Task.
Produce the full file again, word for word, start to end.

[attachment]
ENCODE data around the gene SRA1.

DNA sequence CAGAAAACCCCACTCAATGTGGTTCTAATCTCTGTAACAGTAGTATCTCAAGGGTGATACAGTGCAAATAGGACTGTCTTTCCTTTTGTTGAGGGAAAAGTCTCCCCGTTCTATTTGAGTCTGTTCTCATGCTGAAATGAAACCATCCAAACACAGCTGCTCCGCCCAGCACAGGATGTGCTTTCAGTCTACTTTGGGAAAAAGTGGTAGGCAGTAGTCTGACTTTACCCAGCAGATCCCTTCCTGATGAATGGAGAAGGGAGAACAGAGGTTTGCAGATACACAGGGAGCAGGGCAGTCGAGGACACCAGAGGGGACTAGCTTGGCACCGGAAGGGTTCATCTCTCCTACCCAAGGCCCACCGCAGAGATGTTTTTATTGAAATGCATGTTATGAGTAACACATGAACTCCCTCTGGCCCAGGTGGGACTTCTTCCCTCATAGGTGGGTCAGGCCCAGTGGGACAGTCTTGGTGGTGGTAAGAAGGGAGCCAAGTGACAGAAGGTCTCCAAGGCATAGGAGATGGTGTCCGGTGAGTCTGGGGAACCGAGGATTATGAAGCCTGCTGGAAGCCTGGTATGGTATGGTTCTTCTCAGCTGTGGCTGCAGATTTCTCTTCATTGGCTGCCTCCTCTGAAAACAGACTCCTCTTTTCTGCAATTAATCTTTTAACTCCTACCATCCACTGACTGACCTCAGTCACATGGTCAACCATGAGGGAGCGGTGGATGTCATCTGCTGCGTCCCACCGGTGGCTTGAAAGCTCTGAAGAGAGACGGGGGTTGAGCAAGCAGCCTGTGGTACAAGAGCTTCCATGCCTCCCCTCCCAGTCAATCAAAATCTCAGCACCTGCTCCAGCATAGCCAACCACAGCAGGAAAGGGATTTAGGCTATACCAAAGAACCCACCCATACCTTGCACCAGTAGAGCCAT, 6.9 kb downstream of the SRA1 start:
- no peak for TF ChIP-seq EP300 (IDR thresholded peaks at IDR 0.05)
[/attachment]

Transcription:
ENCODE data around the gene SRA1.

DNA sequence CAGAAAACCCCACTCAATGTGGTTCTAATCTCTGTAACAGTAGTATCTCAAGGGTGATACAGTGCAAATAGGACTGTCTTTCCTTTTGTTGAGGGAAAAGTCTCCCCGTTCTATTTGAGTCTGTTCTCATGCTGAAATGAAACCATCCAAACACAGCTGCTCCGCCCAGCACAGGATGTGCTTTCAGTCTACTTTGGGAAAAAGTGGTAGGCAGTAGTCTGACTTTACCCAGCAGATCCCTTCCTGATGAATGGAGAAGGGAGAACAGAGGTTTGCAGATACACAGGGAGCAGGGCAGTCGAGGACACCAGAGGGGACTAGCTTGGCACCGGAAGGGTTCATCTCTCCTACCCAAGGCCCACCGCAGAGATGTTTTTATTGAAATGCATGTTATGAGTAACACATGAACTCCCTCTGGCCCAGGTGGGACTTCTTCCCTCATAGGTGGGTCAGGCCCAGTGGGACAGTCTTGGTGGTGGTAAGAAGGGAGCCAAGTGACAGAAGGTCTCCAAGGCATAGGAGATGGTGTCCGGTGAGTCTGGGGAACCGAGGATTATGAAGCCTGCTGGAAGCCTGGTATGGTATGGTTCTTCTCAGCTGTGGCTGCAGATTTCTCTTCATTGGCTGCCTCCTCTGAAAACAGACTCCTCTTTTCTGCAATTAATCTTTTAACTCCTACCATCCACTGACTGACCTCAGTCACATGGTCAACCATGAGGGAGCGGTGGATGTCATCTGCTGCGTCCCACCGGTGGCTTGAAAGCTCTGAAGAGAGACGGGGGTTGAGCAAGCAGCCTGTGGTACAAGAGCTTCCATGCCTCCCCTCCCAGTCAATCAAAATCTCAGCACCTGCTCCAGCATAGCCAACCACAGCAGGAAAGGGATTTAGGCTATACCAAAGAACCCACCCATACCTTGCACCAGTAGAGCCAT, 6.9 kb downstream of the SRA1 start:
- no peak for TF ChIP-seq EP300 (IDR thresholded peaks at IDR 0.05)